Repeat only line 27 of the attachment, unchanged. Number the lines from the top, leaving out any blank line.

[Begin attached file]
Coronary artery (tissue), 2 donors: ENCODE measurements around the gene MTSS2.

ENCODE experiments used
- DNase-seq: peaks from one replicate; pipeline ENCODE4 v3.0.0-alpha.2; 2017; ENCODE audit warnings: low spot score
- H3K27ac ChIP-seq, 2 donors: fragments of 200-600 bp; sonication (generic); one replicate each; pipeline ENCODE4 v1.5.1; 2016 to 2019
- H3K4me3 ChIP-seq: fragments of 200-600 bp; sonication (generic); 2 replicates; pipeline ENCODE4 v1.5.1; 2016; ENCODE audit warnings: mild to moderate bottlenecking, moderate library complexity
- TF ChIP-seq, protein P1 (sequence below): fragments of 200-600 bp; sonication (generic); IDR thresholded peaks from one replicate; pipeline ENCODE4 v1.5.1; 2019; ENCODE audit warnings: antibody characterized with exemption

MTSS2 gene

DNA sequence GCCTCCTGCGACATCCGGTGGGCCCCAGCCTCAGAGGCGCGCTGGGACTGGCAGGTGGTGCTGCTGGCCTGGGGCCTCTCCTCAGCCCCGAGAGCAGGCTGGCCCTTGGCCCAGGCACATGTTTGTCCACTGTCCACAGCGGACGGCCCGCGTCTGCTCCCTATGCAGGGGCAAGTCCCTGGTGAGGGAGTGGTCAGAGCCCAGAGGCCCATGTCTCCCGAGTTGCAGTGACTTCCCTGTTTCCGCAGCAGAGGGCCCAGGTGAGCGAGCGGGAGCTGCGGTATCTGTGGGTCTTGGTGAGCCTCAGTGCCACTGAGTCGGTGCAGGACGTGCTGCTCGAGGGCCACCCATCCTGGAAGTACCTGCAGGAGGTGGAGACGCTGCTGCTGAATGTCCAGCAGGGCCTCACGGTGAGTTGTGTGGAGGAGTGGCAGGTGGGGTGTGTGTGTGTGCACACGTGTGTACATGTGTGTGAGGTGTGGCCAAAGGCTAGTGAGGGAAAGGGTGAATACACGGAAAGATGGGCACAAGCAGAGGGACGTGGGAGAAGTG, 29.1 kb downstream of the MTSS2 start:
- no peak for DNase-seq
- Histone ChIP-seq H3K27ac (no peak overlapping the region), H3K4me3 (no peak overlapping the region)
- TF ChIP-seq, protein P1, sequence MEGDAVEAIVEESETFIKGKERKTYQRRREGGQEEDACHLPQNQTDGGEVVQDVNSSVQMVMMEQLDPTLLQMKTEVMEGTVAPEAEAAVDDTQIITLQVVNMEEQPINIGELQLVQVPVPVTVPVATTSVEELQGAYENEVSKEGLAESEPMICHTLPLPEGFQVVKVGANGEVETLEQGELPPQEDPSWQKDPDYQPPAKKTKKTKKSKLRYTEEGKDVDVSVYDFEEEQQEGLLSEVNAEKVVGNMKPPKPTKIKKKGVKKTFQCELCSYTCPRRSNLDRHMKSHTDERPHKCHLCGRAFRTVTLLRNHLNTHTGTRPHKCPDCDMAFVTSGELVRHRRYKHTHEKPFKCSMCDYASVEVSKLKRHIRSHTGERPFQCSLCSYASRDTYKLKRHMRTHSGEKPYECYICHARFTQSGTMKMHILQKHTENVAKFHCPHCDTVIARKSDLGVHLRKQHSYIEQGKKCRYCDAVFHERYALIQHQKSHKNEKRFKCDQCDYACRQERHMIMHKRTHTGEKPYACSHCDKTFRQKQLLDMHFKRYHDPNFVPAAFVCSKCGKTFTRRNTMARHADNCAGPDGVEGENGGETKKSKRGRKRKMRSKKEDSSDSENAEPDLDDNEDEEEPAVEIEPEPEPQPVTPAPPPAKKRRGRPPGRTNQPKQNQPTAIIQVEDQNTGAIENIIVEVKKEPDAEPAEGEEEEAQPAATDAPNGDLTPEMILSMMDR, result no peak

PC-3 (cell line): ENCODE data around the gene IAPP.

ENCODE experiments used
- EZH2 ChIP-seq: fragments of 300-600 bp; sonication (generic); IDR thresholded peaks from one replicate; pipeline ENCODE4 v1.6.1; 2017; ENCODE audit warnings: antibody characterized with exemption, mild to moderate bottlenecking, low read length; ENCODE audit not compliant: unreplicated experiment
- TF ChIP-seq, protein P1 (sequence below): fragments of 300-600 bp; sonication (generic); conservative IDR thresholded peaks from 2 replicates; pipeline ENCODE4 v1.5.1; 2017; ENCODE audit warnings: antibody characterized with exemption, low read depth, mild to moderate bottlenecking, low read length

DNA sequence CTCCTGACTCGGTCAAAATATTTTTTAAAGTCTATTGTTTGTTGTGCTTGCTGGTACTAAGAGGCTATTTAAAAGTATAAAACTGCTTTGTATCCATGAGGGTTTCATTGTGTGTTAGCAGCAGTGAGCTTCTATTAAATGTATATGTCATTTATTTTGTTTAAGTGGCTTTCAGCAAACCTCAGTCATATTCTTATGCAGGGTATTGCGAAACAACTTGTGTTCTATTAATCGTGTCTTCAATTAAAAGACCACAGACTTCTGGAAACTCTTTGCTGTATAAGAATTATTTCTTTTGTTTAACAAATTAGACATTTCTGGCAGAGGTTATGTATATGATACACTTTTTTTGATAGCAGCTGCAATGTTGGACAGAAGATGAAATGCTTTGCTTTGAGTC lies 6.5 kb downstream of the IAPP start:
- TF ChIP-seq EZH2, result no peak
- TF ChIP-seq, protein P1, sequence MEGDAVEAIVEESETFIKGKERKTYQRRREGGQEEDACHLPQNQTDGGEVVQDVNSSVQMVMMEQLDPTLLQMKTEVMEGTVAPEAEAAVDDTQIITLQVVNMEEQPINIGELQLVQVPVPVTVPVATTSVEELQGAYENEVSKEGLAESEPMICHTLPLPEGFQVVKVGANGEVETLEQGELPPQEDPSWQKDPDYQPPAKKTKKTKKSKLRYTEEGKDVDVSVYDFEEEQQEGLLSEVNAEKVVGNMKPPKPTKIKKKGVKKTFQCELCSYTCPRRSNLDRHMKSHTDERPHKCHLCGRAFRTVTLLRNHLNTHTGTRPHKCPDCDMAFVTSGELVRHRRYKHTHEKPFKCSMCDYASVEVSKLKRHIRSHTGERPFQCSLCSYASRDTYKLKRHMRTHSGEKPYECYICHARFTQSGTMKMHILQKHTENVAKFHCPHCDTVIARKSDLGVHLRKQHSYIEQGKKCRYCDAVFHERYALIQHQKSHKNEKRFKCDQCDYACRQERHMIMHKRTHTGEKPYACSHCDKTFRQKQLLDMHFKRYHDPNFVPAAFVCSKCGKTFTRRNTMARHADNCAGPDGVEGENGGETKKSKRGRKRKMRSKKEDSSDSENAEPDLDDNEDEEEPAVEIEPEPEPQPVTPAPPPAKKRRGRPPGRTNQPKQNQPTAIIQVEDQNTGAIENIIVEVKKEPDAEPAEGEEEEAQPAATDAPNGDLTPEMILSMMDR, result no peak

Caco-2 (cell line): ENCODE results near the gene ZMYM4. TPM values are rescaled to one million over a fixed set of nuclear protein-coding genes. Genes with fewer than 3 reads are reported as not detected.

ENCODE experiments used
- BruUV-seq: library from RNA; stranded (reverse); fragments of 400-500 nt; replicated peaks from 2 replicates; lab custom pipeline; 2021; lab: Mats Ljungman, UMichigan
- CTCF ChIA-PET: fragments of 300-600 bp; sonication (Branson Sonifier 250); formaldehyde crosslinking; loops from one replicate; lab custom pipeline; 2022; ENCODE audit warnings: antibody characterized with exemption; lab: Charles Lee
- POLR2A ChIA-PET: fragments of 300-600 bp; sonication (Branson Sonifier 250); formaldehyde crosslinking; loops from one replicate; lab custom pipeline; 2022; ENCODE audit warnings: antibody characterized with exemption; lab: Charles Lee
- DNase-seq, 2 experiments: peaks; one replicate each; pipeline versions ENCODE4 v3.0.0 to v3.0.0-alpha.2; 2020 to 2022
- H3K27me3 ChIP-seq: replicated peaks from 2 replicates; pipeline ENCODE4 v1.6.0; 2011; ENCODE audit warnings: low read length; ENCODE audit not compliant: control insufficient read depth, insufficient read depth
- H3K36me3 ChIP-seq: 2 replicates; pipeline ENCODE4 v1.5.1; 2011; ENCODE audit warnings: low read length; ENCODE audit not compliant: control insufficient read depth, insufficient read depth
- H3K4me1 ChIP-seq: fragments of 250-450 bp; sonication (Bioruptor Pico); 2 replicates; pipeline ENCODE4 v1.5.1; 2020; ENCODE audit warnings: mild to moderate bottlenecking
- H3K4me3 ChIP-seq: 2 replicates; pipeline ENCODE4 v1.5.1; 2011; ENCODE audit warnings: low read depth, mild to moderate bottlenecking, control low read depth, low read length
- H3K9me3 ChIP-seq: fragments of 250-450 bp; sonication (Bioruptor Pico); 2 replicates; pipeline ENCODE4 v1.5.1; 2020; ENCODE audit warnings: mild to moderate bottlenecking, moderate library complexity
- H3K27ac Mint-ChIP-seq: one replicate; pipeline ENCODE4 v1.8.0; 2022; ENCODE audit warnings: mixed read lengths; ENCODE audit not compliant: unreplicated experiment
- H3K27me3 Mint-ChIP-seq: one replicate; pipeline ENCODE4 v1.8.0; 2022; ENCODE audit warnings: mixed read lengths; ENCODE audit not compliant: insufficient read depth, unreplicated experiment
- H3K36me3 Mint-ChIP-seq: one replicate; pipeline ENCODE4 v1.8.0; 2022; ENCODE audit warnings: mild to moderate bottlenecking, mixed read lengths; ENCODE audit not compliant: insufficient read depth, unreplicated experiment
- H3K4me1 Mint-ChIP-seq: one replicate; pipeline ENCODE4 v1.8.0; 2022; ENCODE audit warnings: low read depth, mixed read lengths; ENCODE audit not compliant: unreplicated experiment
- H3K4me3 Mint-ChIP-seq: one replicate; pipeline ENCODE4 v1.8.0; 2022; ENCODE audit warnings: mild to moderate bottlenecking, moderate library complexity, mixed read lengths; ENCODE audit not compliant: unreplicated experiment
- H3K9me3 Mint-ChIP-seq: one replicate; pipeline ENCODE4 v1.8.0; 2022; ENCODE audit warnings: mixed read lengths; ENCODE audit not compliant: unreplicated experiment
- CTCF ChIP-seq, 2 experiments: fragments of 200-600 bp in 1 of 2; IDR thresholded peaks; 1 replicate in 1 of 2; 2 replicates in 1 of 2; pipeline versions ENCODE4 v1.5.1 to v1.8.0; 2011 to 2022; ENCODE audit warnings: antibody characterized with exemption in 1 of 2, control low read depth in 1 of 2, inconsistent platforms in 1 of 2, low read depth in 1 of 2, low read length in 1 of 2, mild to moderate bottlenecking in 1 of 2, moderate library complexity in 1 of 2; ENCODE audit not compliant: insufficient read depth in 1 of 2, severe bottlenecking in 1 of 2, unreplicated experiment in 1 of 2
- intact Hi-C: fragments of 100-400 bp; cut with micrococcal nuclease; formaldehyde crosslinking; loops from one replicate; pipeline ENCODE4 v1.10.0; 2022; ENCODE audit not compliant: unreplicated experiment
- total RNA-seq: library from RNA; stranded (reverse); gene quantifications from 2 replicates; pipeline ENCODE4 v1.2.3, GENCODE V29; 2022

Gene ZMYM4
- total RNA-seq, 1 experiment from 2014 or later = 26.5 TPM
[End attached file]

- H3K4me1 ChIP-seq: fragments of 250-450 bp; sonication (Bioruptor Pico); 2 replicates; pipeline ENCODE4 v1.5.1; 2020; ENCODE audit warnings: mild to moderate bottlenecking